A measured but engrossing story overloaded with religious discourse.

A TWINKLE IN THE EYES OF GOD

From the Monk Buttman Mystery series , Vol. 2

Helping his daughter track down her missing husband, a California man revisits his complicated past in Pearce’s (Where Fools Dare To Tread, 2019) second installment of his thriller series. 

Monk Buttman has strained relationships with multiple family members, including his nearly 30-year-old daughter, Rebekah. So he’s surprised when she calls him, concerned about her husband, Farrell. Monk flies to Virginia with his girlfriend, Agnes, and quickly learns that Farrell is gone. Evidently, he wanted to join a mysterious church. The father-and-daughter team learn that a couple of congregation members who had wanted to leave committed suicide. Rebekah questions their deaths and cryptically mentions someone called “the Angel,” who may have scared Farrell into fleeing. Monk’s search for Farrell leads him, Agnes, and Rebekah west through various states. Along the way, Monk encounters some of his estranged family: his religious mother; his commune-running father; and his ex-wife (and Rebekah’s mom), Astral. The trip ultimately prompts scrutiny—primarily from Rebekah—about Monk’s Christian faith, or lack thereof. As the hunt for Farrell continues, it turns dangerous. Ties to a murder-suicide lead to more homicides and threats against Monk, Agnes, and Rebekah. Pearce proficiently manages abundant characters, whose relationships anchor the story. They often argue at length about religion, which has the unfortunate effect of sidelining the storytelling. These recurrent discussions, however, astutely connect Monk’s past with his current task of finding Farrell. The flawed hero earns some points by admitting his mistakes. His disloyalty to Agnes, however, makes him nearly unlikable. There’s not much on the mystery front, and when Monk stumbles upon several bodies, he remains peculiarly blasé. Nevertheless, the thriller conveys a general sense of dread, as readers know from the opening scene, that one character is doomed.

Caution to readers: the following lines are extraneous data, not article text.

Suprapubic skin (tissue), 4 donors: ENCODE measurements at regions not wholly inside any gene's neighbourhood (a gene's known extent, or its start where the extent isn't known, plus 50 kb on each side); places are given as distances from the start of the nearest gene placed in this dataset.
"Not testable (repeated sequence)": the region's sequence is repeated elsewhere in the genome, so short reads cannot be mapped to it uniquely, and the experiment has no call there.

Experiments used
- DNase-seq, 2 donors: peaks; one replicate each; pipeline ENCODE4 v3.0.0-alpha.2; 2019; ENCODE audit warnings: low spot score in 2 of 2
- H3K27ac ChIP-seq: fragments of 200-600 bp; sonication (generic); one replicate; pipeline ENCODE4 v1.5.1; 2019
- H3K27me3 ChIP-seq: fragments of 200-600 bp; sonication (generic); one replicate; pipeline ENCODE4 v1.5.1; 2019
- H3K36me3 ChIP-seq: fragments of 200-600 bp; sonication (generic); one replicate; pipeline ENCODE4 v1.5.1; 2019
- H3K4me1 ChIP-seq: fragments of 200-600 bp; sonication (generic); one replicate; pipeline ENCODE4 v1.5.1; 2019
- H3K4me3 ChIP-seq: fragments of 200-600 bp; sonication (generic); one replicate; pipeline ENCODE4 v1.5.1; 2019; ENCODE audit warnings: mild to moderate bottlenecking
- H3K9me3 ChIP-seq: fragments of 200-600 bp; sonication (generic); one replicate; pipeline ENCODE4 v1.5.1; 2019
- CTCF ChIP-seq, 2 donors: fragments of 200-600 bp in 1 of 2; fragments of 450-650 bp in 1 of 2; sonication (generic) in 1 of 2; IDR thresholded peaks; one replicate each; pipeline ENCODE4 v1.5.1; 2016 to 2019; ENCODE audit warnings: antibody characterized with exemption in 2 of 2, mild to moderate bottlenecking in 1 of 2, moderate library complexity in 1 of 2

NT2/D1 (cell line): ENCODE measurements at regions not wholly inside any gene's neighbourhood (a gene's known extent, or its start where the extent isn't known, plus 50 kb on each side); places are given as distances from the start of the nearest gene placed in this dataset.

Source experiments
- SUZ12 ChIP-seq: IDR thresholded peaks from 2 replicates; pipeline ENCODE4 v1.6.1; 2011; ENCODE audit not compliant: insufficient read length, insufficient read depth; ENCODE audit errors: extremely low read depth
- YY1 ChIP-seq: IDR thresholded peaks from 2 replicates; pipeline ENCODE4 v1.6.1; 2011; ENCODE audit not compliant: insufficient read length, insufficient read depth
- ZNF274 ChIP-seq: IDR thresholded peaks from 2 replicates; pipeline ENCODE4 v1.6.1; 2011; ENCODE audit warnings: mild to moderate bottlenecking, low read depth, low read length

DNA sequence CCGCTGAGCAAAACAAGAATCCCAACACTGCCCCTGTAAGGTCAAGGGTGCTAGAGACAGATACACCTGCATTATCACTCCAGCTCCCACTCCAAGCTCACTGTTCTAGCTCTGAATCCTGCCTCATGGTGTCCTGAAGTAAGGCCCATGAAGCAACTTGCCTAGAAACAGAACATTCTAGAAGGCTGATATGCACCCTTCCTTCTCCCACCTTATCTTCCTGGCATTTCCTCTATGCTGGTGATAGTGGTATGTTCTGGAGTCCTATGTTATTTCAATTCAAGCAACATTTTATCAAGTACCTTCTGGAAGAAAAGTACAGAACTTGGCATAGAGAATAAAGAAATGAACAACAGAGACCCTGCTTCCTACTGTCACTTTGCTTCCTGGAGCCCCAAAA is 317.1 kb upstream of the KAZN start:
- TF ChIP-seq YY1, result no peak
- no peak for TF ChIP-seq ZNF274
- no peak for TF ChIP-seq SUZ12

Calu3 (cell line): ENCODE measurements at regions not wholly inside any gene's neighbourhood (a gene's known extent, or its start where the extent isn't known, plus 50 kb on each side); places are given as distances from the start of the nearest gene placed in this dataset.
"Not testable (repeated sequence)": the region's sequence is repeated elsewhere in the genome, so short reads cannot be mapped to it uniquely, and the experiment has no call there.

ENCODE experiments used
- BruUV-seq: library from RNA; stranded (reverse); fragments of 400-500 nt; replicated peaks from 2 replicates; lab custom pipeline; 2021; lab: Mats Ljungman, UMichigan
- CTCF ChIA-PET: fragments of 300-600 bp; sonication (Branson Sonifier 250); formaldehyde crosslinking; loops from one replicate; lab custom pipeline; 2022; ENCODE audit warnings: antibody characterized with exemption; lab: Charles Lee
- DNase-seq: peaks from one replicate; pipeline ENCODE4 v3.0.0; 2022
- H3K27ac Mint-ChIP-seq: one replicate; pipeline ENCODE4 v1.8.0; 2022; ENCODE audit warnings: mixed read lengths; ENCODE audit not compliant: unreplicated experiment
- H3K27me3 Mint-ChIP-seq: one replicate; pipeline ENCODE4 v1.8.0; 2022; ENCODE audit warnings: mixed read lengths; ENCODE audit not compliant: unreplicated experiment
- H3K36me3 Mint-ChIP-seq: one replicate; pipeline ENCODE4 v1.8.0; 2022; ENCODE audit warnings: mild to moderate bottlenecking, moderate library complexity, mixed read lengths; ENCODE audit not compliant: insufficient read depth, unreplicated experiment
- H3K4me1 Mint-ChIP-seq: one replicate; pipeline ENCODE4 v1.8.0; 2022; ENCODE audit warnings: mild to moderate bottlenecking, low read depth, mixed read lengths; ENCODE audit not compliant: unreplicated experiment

A measured but engrossing story overloaded with religious discourse.

Pub Date: Jan. 9, 2020

ISBN: 978-1-68433-413-1

Page Count: 250

Publisher: Black Rose Writing

Review Posted Online: Jan. 24, 2020

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Unrelenting gloom relieved only occasionally by wrenching trauma; somehow, though, Hannah’s storytelling chops keep the...

FLY AWAY

Hannah’s sequel to Firefly Lane (2008) demonstrates that those who ignore family history are often condemned to repeat it.